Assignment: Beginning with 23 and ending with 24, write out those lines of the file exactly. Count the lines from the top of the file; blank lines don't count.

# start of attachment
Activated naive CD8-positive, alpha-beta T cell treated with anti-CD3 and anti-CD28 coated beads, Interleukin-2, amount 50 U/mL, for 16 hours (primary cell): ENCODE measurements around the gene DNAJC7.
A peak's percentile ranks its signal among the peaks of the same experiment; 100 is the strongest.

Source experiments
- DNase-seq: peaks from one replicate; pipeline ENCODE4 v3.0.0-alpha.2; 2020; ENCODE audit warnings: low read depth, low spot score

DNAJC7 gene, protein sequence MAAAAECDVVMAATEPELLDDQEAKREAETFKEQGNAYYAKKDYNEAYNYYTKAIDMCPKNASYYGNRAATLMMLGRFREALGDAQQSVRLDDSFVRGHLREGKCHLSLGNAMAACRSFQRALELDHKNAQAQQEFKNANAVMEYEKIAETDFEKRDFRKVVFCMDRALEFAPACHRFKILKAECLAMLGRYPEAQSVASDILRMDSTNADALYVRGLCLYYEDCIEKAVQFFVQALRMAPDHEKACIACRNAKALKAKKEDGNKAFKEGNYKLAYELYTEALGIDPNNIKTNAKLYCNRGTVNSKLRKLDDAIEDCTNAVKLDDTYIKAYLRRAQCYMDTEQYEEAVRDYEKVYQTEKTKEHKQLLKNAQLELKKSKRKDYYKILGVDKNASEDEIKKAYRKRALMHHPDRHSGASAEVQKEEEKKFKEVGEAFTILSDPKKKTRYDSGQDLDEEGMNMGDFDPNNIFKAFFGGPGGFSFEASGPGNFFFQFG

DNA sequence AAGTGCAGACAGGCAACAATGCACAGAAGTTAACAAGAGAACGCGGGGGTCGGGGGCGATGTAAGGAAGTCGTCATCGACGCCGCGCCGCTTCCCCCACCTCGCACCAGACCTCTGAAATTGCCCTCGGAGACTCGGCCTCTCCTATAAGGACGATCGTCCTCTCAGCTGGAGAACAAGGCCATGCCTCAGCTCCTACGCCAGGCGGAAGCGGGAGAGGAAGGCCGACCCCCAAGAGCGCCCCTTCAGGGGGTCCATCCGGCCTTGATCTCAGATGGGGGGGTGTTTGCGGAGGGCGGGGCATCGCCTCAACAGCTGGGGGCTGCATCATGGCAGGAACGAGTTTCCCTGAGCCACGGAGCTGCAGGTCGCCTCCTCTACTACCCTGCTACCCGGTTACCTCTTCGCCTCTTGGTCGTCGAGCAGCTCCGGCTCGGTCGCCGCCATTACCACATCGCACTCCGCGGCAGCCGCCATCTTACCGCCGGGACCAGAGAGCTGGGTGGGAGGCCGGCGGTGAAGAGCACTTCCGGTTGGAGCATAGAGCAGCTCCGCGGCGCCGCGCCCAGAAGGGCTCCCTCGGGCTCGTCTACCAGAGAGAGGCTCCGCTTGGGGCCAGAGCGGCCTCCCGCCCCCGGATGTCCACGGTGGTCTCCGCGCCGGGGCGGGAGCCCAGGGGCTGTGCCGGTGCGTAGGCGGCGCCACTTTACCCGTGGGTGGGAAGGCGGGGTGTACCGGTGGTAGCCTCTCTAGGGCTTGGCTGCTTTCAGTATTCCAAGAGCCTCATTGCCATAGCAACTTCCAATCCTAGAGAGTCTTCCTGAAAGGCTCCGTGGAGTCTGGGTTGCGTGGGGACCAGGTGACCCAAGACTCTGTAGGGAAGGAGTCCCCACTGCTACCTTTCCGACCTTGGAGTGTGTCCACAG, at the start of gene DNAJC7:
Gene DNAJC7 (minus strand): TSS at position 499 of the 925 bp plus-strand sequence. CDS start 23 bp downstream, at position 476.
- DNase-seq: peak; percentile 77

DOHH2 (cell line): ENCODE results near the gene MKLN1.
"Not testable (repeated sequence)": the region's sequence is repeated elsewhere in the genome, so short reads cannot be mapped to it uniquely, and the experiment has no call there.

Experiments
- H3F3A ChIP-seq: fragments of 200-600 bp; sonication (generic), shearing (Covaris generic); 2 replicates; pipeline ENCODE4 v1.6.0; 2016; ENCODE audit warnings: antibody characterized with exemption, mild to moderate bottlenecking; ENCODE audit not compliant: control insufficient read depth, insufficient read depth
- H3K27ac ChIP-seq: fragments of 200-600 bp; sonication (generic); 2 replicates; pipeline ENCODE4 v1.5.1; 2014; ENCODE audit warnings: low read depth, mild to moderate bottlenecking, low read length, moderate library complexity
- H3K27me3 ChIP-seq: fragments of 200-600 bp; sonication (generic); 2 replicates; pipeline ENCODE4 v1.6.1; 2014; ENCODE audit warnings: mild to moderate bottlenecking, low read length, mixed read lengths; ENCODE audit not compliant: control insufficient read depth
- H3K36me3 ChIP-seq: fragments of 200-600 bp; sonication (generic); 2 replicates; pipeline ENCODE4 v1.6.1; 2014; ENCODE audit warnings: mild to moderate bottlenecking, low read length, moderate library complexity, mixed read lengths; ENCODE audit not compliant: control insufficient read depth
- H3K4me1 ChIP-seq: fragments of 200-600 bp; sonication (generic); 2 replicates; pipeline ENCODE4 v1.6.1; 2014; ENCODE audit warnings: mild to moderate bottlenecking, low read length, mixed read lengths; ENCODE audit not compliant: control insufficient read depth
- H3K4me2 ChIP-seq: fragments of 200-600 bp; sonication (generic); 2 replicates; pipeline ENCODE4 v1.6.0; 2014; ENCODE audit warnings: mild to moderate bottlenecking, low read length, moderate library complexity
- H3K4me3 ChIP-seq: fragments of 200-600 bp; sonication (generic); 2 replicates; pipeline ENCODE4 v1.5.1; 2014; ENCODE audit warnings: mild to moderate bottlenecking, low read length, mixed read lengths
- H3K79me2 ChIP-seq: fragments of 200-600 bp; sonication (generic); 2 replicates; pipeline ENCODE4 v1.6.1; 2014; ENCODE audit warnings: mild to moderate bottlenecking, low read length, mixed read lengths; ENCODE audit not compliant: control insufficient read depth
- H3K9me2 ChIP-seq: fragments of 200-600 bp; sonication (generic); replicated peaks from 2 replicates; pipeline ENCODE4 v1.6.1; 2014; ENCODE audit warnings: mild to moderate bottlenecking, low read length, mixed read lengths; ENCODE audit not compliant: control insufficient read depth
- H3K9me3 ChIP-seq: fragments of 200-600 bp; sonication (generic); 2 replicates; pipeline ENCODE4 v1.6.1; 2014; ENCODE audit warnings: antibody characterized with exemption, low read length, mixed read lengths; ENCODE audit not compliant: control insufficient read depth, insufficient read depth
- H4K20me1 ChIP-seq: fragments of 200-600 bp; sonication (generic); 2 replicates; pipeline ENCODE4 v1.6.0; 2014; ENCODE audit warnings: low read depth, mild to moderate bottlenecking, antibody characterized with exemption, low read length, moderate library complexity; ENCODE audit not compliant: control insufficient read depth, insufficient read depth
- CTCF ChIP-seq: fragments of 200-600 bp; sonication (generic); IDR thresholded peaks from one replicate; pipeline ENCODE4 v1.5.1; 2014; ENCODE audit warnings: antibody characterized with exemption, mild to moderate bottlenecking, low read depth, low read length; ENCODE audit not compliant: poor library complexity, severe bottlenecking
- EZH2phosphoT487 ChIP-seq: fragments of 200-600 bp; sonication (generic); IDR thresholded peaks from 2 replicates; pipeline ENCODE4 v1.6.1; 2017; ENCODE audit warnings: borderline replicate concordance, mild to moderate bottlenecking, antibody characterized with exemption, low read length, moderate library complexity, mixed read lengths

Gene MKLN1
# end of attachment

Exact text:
- CTCF ChIP-seq: fragments of 200-600 bp; sonication (generic); IDR thresholded peaks from one replicate; pipeline ENCODE4 v1.5.1; 2014; ENCODE audit warnings: antibody characterized with exemption, mild to moderate bottlenecking, low read depth, low read length; ENCODE audit not compliant: poor library complexity, severe bottlenecking
- EZH2phosphoT487 ChIP-seq: fragments of 200-600 bp; sonication (generic); IDR thresholded peaks from 2 replicates; pipeline ENCODE4 v1.6.1; 2017; ENCODE audit warnings: borderline replicate concordance, mild to moderate bottlenecking, antibody characterized with exemption, low read length, moderate library complexity, mixed read lengths